Donald Lateiner, in his groundbreaking work The Sardonic Smile, presented the first thorough study of nonverbal behavior in Homeric epics, drawing a significant distinction between ancient and modern gesture and demonstrating the intrinsic relevance of this “silent language” to psychological, social, and anthropological studies of the ancient world. Using Lateiner’s work as a touchstone, the scholars in Kinesis analyze the depiction of emotions, gestures, and other nonverbal cues in ancient Greek and Roman texts and consider the precise language used to depict them. Individual contributors examine genres ranging from historiography and epic to tragedy, philosophy, and vase decoration. They explore evidence as disparate as Pliny’s depiction of animal emotions, Plato’s presentation of Aristophanes’ hiccups, and Thucydides’ use of verb tenses. Sophocles’ deployment of silence is considered, as are Lucan’s depiction of death and the speaking objects of the medieval Alexander Romance. This collection will be valuable to scholars studying Greek and Roman society and literature, as well as to those who study the imitation of ancient literature in later societies. Jargon is avoided and all passages in ancient languages are translated, making this volume accessible to advanced undergraduates. Contributors in addition to the volume editors include Jeffrey Rusten, Rosaria Vignolo Munson, Hans-Peter Stahl, Carolyn Dewald, Rachel Kitzinger, Deborah Boedeker, Daniel P. Tompkins, John Marincola, Carolin Hahnemann, Ellen Finkelpearl, Hanna M. Roisman, Eliot Wirshbo, James V. Morrison, Bruce Heiden, Daniel B. Levine, and Brad L. Cook.
Author: Owen Rees
Publisher: Pen and Sword
Release Date: 2016-10-14
This book presents a selection of eighteen land battles and sieges that span the Classical Greek period, from the Persian invasions to the eclipse of the traditional hoplite heavy infantry at the hands of the Macedonians. This of course is the golden age of the hoplite phalanx but Owen Rees is keen to cover all aspects of battle, including mercenary armies and the rise of light infantry, emphasising the variety and tactical developments across the period. Each battle is set in context with a brief background and then the battlefield and opposing forces are discussed before the narrative and analysis of the fighting is given and rounded off with consideration of the aftermath and strategic implications. Written in an accessible narrative tone, a key feature of the book is the author’s choice of battles, which collectively challenge popularly held beliefs such as the invincibility of the Spartans. The text is well supported by dozens of tactical diagrams showing deployments and various phase of the battles.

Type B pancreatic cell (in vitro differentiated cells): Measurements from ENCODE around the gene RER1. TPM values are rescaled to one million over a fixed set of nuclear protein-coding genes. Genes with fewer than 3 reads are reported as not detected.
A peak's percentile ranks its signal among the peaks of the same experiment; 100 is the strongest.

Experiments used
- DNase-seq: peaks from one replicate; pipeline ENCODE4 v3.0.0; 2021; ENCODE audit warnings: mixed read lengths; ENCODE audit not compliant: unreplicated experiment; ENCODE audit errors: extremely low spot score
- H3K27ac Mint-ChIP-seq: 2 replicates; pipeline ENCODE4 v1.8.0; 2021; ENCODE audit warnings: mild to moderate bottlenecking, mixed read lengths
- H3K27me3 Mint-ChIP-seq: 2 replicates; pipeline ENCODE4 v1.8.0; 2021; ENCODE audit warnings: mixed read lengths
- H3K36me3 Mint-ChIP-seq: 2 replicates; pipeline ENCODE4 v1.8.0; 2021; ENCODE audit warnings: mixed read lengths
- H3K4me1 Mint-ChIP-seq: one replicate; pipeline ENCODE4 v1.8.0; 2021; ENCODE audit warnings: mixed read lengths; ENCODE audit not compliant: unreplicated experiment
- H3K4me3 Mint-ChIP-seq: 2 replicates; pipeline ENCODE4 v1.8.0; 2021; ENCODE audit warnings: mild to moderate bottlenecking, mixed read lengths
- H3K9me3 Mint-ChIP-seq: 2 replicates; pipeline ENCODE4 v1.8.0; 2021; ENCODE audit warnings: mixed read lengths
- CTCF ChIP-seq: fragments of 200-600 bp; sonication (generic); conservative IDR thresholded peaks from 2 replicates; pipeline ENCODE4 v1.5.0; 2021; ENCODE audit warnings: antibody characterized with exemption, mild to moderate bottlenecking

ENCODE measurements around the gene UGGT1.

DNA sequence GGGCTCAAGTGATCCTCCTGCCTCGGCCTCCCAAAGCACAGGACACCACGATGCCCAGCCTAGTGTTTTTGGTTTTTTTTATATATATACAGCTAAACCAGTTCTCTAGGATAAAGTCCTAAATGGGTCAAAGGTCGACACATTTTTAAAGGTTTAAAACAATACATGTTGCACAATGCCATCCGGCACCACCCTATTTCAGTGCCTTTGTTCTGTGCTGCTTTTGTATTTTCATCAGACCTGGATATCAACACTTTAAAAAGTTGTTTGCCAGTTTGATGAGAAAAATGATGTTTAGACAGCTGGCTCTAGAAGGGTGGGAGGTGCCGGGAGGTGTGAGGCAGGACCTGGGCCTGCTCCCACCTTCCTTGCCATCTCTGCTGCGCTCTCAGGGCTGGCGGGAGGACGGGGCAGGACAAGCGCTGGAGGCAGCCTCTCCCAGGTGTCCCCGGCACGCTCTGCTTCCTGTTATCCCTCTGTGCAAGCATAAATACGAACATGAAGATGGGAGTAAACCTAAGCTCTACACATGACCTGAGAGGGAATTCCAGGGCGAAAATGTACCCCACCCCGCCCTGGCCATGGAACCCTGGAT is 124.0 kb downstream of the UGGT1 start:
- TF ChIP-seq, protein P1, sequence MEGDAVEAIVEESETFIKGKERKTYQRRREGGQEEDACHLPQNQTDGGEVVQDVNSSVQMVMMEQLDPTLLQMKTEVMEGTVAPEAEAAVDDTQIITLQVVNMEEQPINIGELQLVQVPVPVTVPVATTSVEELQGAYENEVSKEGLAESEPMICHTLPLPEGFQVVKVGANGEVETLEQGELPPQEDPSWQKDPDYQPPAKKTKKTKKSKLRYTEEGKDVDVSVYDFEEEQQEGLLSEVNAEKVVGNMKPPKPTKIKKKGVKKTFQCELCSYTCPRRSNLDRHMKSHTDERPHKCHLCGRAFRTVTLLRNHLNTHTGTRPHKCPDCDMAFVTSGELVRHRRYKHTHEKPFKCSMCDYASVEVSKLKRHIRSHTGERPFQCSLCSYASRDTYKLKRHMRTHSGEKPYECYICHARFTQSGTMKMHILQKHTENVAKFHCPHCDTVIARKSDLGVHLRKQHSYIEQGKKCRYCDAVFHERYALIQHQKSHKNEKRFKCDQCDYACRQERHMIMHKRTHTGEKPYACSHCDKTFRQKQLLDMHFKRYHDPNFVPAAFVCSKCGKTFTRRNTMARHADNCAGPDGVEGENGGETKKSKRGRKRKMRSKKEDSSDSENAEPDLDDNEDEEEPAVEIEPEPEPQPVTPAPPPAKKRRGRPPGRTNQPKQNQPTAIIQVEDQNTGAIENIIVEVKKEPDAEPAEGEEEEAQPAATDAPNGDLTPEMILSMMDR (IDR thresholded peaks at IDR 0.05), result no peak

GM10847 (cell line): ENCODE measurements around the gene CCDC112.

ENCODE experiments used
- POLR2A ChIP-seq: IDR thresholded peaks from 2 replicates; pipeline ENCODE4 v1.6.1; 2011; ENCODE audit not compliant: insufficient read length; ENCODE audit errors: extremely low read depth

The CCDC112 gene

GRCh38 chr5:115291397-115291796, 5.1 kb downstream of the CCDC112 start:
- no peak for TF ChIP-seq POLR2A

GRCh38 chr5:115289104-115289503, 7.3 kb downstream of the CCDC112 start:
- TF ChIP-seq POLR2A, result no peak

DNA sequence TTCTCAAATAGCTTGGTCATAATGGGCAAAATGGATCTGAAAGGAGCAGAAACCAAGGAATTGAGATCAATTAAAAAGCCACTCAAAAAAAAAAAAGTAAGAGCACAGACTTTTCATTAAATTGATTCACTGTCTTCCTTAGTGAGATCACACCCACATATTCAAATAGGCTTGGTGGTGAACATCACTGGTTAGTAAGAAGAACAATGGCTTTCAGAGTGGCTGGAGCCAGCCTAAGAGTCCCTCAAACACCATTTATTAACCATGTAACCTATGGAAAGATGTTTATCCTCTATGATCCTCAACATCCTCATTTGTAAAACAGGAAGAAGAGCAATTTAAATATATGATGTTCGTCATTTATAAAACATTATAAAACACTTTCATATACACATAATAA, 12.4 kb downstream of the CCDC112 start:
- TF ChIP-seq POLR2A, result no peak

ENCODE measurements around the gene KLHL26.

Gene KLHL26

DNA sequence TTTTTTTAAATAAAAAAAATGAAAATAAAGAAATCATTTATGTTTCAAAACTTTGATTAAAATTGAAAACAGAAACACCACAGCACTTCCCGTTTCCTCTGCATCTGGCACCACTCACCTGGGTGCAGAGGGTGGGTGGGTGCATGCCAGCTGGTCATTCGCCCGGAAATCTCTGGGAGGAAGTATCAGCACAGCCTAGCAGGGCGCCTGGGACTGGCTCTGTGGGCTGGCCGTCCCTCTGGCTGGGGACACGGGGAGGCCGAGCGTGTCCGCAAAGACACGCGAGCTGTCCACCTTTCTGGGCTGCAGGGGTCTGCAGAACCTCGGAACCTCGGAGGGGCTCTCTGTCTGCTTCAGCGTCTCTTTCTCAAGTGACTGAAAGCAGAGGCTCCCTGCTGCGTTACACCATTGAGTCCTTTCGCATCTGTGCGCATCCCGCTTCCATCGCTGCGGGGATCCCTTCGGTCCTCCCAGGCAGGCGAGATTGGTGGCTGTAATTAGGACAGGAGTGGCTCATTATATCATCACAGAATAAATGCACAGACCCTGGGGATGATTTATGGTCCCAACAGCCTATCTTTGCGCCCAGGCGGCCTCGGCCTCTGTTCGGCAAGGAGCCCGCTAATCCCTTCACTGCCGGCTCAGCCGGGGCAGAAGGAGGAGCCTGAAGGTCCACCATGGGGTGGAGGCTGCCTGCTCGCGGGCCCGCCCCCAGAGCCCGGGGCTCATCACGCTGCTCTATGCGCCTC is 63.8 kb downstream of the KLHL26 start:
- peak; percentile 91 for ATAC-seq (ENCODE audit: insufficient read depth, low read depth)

Author: Lee L. Brice
Release Date: 2012-10-17
This book brings together reference material and primary source documents concerning the most important people, places, events, and technologies of Classical Greek warfare in one easy-to-use volume—an invaluable resource for students, educators, and general readers interested in this compelling subject. • Charts present at-a-glance statistical information • Maps depict important battles and the political delineation of Greece at different time periods • Numerous illustrations of important people, events, and technologies help bring history to life
Author: Jim Lacey
Release Date: 2011-03-29